Education and training of future psychologists with Dr Elly Quinlan

This episode explores the education and training of future psychologists with Dr Elly Quinlan. Elly describes her research unpacking tolerance of uncertainty in psychologists working with complex clients or clients who might be at risk, as well as the potential for discomfort to lead psychologists to avoid asking clients about their sexual abuse histories.

Dr. Jasmine B. MacDonald (00:08):
Hello, and welcome to another episode of psych attack. I'm Dr. Jasmine B MacDonald. Today, Dr. Elly Quinlan, and I explore the education and training of future psychologists. I hope you're going well and have settled in with a warm cup of tea. Elly, thanks so much for coming along to have a chat with me today.

Dr. Elly Quinlan (00:33):
No problem. Thanks for having me.

Dr. Jasmine B. MacDonald (00:36):
So I was thinking maybe a really nice place to start would be for you to, um, tell us a bit about yourself, um, and your background.

Dr. Elly Quinlan (00:46):
Sure. So I did my initial university training in psychology and pursued the professional psychology pathway. So I became registered as a psychologist under the five plus one and worked, um, clinically full time for a few years, mainly doing therapy and assessment with teenagers, children, and families, and then went back to university to, um, do a PhD alongside part-time work and then moved into, um, academia.

Dr. Jasmine B. MacDonald (01:24):
So what motivated you to come back into a PhD?

Dr. Elly Quinlan (01:29):
Um, I think opportunities to research when you finish your formal studies, um, and your working in the field can be, um, hard to find and was really interested to learn a bit more, both about the process of researc- research, but also have the opportunity to, um, produce something.

Dr. Jasmine B. MacDonald (01:50):
Yeah. Nice. Why psychology? What brought you to psych in the first place?

Dr. Elly Quinlan (01:57):
Um, I think I stumbled upon it in a way, uh, started off doing sociology, um, as I was interested in people, but found it, it didn't feel like the quite right fit for me. And I went and had a chat with the career advisor at the university and, um, she suggested try psychology. So I, um, went along to a lecture just to test it out and found it really interesting and it felt like, um, it felt like a challenge for me. Um, and yeah, just went with it from there.

Dr. Jasmine B. MacDonald (02:39):
I actually I'm grinning as you say that because, um, through my own studies and through teaching as well, that, um, switching people tend to do between social work, psychology and sociology is pretty common.

Dr. Elly Quinlan (02:52):

Dr. Jasmine B. MacDonald (02:53):
And I actually had a similar experience of studying social work, um, sociology and psych and finding psych really challenging and then being attracted to it. maybe indicative of a personality trait there.

Dr. Elly Quinlan (03:06):
Yeah. Yeah.

Dr. Jasmine B. MacDonald (03:09):
Um, so, um, your, your area of interest and expertise is education and training of, um, future and, and practicing psychologists.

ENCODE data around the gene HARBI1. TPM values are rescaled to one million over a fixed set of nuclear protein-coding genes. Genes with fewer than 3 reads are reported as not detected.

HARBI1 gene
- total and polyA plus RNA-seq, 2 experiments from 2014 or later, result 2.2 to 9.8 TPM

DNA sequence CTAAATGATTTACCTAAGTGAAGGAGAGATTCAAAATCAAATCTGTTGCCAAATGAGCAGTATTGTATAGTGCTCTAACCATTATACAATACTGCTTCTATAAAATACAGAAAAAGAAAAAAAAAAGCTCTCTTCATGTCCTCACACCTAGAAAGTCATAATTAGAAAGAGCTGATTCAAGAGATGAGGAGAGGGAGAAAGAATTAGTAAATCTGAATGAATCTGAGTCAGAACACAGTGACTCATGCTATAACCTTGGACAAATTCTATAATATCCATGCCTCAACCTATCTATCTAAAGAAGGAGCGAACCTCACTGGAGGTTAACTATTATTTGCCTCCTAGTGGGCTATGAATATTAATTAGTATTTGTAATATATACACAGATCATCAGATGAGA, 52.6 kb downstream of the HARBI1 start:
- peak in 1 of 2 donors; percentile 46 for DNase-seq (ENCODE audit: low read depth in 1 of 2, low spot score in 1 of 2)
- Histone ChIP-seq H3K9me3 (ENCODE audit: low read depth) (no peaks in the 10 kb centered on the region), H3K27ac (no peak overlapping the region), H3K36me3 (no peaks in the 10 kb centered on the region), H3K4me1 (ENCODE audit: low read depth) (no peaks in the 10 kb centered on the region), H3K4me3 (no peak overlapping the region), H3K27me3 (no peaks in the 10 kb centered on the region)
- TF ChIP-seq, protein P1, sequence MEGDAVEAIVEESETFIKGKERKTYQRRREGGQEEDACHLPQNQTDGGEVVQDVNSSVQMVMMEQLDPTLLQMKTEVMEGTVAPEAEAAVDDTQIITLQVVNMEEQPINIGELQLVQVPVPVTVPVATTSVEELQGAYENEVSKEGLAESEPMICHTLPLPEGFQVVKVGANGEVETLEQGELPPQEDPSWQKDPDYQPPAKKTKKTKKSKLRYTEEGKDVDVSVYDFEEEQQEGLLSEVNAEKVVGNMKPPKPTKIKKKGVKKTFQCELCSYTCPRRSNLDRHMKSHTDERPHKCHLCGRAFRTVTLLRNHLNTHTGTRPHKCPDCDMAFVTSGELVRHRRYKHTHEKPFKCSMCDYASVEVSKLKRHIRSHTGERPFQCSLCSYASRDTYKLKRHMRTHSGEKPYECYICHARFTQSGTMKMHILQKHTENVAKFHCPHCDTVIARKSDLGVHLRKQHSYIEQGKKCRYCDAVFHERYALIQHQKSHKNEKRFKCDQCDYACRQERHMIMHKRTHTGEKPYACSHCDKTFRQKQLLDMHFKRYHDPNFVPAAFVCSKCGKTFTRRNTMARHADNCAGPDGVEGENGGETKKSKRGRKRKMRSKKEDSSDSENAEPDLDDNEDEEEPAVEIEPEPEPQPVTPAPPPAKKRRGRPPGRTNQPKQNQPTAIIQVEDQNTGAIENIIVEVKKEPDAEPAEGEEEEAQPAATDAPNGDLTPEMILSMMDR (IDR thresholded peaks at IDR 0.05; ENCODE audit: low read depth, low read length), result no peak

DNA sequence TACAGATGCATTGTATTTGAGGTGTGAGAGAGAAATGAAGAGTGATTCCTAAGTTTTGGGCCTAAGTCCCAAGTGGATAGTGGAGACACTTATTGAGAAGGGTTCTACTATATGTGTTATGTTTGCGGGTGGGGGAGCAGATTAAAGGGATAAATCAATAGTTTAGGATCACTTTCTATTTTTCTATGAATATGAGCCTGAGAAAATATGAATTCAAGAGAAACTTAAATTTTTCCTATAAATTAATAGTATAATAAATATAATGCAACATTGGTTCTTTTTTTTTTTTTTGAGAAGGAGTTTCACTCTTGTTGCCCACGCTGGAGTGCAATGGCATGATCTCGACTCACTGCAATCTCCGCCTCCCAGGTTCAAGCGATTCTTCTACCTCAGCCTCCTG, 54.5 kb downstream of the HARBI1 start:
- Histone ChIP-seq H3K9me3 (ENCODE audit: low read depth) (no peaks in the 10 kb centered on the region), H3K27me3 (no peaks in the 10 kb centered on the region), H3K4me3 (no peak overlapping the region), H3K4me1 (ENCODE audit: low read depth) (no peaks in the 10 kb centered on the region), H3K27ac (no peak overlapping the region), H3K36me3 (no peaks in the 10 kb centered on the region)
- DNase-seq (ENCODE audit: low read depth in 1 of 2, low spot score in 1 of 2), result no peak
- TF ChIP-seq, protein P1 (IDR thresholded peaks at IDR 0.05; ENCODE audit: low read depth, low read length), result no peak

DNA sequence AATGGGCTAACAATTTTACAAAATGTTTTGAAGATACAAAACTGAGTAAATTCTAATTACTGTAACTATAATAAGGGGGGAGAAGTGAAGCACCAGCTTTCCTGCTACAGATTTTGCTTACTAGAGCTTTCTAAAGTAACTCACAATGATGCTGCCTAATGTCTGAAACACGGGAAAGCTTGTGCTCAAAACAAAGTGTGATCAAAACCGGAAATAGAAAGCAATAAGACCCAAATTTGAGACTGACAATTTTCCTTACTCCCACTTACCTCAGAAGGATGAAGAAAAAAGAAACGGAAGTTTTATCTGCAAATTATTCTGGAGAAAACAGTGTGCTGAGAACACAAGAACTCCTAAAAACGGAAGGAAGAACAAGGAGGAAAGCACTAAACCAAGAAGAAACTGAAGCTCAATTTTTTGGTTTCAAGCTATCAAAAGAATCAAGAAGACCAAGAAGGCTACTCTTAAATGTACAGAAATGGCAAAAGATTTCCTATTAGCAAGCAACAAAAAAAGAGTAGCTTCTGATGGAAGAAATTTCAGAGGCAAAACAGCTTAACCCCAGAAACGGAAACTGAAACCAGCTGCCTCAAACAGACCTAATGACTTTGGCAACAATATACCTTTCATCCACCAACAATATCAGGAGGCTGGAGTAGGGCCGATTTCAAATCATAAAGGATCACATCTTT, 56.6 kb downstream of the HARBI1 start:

Dr. Elly Quinlan (03:22):
Yeah. So I'm really interested in kind of two areas, the, as you said, the training and education of, um, aspiring psychologists, but also what impacts on the process of therapy. So a lot of research in applied psychology or mental health training, um, is very clinically focused where you look at different groups of disorders like depression, um, social anxiety, researching schizophrenia, or looking at types of intervention, like cognitive behavior therapy or schema therapy. Uh, but I found that more and more, I'm interested in the kind of common factors or the invisible processes that happen in therapy across all of that and then understanding that more gives an opportunity to incorporate that into the training that we provide, um, to be able to put in some of this stuff, which is there, but not spoken about.

Dr. Jasmine B. MacDonald (04:32):
Yeah, absolutely. What do you tend to draw on in this topic, um, in terms of your understanding of psych kind of theory and practice?

Dr. Elly Quinlan (04:42):
For me, it's really looking at the process of therapy. So we, we know a lot about things like the therapeutic Alliance, the connection between a psychologist and their client, um, and a lot of training focuses on that, and then as I mentioned before, it often then jumps from, you know, the connection's really important and how you interact and sit with a client is important. Um, and now let's look at groups of interventions or groups of disorders, and there's so much more richness to what happens in the room between, um, psychologists and their clients.

Dr. Jasmine B. MacDonald (05:25):
Yeah. Yeah. And shifting away from, um, that focus of, um, maybe even specifically a focus on the, the, uh, foundational theories of psychology and more of the meta aspects of, you know, what, what the person brings and what that experiences like for them.

Dr. Elly Quinlan (05:43):
Yeah. Yep. Definitely.

Dr. Jasmine B. MacDonald (05:45):
Um, I'm kind of interested when I talk to researchers about their work. When you sit down and you talk to people or you are like pitching ideas or talking about your research, are there any assumptions that people bring to the area? So you say, I, I research, um, um, education and training of, um, professional psychologists or future psychologists. Um, are there any assumptions that people jump to and they think, oh, so you must do this and you're like, no, that's not quite actually what I'm interested in.